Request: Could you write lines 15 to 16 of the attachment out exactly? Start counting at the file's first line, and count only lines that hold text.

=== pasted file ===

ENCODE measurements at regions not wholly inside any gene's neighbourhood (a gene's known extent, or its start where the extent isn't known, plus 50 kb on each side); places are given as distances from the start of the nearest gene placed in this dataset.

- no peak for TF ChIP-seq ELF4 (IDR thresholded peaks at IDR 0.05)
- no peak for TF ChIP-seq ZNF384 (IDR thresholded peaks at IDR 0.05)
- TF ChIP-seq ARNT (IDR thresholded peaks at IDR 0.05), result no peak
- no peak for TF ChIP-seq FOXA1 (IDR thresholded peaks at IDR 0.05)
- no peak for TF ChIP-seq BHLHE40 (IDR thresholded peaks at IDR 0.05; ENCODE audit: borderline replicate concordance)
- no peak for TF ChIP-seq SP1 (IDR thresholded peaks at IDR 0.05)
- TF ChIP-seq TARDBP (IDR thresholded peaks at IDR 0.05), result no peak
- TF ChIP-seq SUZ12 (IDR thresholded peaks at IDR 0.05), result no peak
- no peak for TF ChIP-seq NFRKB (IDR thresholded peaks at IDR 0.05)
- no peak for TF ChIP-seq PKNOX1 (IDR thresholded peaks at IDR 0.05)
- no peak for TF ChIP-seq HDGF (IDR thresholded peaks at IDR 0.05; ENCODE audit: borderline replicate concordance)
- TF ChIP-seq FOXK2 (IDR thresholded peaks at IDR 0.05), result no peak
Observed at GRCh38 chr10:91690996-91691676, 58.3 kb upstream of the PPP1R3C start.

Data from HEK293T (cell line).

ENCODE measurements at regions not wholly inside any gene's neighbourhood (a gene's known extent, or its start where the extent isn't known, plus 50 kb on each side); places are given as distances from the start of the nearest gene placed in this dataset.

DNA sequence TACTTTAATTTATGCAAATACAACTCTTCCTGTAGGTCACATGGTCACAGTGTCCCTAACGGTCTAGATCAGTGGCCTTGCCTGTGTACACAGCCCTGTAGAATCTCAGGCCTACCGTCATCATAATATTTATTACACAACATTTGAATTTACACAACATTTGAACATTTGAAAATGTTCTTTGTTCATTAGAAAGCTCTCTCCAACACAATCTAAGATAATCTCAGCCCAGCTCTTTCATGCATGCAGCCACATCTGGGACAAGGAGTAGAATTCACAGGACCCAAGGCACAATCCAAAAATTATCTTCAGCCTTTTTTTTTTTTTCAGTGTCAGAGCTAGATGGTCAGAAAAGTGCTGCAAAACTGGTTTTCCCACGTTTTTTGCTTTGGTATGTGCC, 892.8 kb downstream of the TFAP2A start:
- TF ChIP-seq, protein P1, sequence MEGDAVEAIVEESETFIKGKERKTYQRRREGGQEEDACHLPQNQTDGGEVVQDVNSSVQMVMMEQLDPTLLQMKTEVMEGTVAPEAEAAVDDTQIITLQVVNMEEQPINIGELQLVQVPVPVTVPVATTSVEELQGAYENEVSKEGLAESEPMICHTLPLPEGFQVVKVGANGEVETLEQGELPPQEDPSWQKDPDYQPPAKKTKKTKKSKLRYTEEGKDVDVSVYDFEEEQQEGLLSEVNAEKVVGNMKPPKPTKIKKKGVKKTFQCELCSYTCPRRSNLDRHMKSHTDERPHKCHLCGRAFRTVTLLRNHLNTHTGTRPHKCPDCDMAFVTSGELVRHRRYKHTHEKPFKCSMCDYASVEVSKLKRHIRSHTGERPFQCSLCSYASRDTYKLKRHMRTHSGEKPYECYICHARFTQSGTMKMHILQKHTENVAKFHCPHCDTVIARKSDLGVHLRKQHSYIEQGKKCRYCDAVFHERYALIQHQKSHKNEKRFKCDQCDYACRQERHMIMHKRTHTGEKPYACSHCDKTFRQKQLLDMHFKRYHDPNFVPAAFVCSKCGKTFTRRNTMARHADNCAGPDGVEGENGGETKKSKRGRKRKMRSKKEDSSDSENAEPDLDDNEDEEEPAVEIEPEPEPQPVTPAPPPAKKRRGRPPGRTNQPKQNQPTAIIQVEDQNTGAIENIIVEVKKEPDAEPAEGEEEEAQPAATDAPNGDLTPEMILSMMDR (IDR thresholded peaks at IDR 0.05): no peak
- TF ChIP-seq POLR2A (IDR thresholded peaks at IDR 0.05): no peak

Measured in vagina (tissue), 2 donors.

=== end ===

Data from HEK293T (cell line).

ENCODE measurements at regions not wholly inside any gene's neighbourhood (a gene's known extent, or its start where the extent isn't known, plus 50 kb on each side); places are given as distances from the start of the nearest gene placed in this dataset.